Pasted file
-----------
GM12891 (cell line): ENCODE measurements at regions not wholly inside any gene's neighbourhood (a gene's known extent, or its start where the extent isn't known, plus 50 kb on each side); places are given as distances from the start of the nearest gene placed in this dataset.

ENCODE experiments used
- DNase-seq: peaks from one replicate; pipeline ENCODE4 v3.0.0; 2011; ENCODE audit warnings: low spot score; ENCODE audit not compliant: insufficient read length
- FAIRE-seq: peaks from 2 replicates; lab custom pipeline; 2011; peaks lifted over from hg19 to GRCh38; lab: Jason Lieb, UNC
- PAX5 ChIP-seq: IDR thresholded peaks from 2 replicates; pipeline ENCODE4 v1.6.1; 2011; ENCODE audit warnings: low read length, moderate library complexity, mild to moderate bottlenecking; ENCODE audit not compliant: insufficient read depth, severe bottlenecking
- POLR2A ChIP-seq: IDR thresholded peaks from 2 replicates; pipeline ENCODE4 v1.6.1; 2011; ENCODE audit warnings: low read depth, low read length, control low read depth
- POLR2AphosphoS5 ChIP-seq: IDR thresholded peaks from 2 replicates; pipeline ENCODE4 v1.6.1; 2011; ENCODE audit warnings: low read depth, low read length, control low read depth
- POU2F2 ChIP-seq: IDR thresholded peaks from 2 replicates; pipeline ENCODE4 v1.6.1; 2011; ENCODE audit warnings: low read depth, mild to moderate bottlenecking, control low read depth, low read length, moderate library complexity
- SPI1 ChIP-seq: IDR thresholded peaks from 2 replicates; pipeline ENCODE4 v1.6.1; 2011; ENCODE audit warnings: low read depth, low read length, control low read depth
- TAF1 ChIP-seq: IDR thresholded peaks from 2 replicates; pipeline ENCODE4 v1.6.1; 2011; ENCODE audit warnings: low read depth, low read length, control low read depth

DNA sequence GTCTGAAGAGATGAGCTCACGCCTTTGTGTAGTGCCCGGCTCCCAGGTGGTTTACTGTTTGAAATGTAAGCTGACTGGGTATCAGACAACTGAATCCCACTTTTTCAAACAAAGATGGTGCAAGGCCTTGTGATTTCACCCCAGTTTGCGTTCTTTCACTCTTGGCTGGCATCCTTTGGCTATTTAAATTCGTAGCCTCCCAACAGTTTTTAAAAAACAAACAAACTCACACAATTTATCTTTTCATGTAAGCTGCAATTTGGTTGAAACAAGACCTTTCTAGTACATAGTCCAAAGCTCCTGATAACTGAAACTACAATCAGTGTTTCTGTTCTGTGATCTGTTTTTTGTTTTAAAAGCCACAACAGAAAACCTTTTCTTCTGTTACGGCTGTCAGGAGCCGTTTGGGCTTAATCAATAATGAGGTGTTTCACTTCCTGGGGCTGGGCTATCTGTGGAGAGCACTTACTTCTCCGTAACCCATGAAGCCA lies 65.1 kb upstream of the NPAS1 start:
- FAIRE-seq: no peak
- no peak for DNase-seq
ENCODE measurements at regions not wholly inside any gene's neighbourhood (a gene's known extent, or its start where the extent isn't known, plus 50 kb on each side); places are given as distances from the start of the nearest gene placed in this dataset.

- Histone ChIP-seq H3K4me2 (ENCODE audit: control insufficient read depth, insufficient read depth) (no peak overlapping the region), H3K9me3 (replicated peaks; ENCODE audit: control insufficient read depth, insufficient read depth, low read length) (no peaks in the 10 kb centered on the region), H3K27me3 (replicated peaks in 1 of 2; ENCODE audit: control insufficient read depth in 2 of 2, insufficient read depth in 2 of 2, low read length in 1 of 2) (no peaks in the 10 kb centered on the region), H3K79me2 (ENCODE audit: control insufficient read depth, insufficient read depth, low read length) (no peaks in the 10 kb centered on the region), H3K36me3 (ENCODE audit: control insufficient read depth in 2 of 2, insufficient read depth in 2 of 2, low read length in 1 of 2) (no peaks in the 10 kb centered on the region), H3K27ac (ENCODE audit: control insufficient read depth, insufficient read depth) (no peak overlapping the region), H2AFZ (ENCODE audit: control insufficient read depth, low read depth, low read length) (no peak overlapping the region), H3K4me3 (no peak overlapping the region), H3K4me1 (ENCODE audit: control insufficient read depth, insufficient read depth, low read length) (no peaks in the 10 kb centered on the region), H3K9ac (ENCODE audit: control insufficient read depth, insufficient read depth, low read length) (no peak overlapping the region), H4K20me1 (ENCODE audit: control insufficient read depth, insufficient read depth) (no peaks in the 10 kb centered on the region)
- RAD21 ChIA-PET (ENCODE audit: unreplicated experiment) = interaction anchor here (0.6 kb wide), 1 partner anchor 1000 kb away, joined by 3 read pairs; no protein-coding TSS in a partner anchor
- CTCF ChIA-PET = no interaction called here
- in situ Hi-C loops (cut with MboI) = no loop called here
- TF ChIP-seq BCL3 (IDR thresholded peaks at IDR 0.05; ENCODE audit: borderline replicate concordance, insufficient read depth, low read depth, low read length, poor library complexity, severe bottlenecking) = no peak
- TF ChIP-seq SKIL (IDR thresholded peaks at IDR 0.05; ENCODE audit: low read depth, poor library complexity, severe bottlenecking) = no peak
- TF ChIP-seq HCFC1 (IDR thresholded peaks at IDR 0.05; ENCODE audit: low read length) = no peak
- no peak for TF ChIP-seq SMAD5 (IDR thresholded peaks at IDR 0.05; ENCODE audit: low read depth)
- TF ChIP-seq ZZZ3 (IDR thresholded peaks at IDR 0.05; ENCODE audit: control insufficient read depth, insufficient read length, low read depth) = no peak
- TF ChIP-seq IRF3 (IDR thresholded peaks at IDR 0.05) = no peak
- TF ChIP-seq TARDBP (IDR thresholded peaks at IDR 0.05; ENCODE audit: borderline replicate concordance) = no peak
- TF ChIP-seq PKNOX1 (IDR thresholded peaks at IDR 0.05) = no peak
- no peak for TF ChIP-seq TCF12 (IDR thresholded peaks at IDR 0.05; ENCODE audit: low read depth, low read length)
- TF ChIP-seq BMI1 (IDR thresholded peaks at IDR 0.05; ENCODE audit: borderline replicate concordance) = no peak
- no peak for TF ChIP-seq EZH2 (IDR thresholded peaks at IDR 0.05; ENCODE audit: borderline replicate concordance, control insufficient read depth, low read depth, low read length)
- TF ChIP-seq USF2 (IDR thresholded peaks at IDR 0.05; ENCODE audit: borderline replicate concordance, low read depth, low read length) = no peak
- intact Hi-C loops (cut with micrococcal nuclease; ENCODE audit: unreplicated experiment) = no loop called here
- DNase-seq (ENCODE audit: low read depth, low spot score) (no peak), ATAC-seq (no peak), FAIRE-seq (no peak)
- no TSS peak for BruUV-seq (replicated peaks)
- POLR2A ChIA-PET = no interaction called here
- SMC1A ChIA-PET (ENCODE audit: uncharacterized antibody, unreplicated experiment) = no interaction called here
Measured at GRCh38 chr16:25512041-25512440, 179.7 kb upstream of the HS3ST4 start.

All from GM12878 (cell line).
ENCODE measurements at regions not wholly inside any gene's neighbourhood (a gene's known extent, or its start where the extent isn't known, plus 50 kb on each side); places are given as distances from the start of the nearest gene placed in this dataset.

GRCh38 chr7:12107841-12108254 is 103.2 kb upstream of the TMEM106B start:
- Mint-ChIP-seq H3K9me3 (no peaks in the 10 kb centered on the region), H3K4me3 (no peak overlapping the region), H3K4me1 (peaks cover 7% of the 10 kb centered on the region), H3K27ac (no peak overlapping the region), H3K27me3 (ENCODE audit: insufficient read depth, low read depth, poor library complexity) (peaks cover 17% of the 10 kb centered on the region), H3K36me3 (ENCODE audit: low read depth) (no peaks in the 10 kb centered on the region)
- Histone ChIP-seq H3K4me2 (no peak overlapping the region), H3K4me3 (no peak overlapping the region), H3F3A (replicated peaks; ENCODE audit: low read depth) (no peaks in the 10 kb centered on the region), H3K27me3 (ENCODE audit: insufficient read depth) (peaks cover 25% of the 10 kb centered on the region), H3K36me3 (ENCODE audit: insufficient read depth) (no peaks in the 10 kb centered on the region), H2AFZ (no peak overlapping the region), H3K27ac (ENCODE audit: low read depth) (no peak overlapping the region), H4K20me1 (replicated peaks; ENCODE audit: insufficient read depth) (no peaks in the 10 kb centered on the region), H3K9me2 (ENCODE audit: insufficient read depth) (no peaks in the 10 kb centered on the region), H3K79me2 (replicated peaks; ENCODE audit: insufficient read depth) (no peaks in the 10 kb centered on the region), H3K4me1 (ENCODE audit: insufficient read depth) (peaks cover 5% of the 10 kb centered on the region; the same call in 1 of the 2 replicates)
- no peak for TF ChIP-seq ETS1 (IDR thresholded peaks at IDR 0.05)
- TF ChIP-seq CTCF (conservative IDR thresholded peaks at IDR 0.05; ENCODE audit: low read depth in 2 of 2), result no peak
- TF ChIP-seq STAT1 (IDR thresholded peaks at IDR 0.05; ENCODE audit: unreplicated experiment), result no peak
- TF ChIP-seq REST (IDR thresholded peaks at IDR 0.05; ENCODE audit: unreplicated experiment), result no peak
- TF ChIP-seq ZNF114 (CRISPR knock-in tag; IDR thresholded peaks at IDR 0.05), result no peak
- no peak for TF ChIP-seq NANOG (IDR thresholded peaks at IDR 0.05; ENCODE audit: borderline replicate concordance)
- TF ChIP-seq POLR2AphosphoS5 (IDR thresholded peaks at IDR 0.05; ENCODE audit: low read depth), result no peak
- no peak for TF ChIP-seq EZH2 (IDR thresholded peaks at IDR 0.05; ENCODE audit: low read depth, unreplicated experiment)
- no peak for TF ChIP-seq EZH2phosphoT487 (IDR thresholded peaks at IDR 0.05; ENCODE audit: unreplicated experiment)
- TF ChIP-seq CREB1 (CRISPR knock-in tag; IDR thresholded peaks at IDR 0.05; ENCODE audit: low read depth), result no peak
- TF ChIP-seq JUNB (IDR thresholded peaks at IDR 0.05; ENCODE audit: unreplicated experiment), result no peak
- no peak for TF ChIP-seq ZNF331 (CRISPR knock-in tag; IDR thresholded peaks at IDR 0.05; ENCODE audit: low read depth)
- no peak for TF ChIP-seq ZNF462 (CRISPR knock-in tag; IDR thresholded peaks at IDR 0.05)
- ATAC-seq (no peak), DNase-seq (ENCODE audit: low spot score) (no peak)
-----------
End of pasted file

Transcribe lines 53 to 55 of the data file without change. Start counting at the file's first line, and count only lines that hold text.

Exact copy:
- no peak for TF ChIP-seq ZNF331 (CRISPR knock-in tag; IDR thresholded peaks at IDR 0.05; ENCODE audit: low read depth)
- no peak for TF ChIP-seq ZNF462 (CRISPR knock-in tag; IDR thresholded peaks at IDR 0.05)
- ATAC-seq (no peak), DNase-seq (ENCODE audit: low spot score) (no peak)